D.C., day three

The new things I have encountered and accomplished during my first three days in DC can be best conveyed in list form:

  • 1 Biden Motorcade encounter in Dupont! It is a poorly-hidden secret that I wish Joe Biden were my drunk uncle, so you can imagine the excitement that ensued.
  • MANY fantastic coffee shops. Favorite thus far: my present haunt of SoHo Tea & Coffee, distributor of an indescribable blackberry mocha. This combination of flavors has entirely altered both the drink menu in my ideal version of heaven and my future plans for cocktail experimentation. This was accompanied by a bagel served with, get this, Axelrod Cream Cheese?! YES PLEASE. Port City Java was also a nice place to stop after a Sunday stroll through Eastern Market.
  • 2 catcalls yelled from cars?! I have dealt with the opposite, oddly enough, more frequently – this can be explained with the words “San Antonio road construction” – and in Houston, it’s mainly bored homeless dudes playing the “who can be more vulgar” game downtown. In any case, this is probably a natural result of walking much more. And I like that I can walk virtually anywhere here. Still wishing I had my (albeit critically damaged) car, mainly for the purpose of taking a weekend drive out to the Appalachian Trail or Shenadoah, but I’m becoming increasingly used to life as a permanent pedestrian.
  • Trader Joe’s. I will ammend my mental grocery store hierarchy to place this on par with Whole Foods but still, of course, below reigning king Central Market.
  • 2 hostels. My room at GW isn’t open until July 3rd, so I am crashing in the absolute sketchiest of ways imaginable until then. It’s a very, very strange experience full of Germans. From discussions with my friends who have stayed in hostels exclusively abroad, I get the feeling that these maintain the basic structure of simple and cramped living quarters while lacking any sort of sense of community. So it’s very hilariously American – we will sleep in the same room as strangers, but still refuse to make eye contact or say hello.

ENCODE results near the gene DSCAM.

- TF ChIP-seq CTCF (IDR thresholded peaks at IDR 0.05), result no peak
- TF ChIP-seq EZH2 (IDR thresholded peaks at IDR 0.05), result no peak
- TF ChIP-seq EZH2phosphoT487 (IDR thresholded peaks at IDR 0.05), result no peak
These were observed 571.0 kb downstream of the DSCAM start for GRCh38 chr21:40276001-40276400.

• Visits to TWO universities I am glad I do not attend. However, I will say without hesitation that I relentlessly envy the opportunities Georgetown and GW students have to intern in DC during the school year, basically without competition. Can’t imagine how advantageous that is, experience-wise, especially since Rice basically offers lab or Rockets or nada.
  • 3 6-mile morning runs through and around the National Mall. This is undeniably my new favorite thing. Tourists think I live here, and I get to feel pretentious, and the scenery beats the outer loop any day. Also in my head this makes me feel constantly like a patriot and/or a badass.
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    D.C., day three

    Numbers, engineering, and other things people in public policy tend to dislike

    Work in international development is a study in constraints.

    Work in international health takes this rule and ups the ante by virtue of sheer complexity.

    Here’s one example: many vaccines are temperature sensitive, and can be spoiled by fleeting exposure to heat (for instance, 80% of tetanus vials will no longer be potent after 3 hours at 65 degrees Celsius – an entirely achievable temperature in the back of a metal truck). Vaccine vial monitors have by and large minimized the issue of administering ineffective doses, but the primary problem of spoilage remains. This can happen if, say…

  • A drought in Kenya decreases output of hydroelectric dams, resulting in rolling blackouts in the relatively well-developed city of Nairobi that subsequently cut power to refrigerators.
  • Crumbling rural infrastructure and poorly-managed roads slow delivery trucks to a crawling pace, virtually negating cooling systems (if there are any).
  • A health care worker without proper training mishandles the package. This, of course, could happen anywhere, but is much easier to come across in locations with high rates of illiteracy.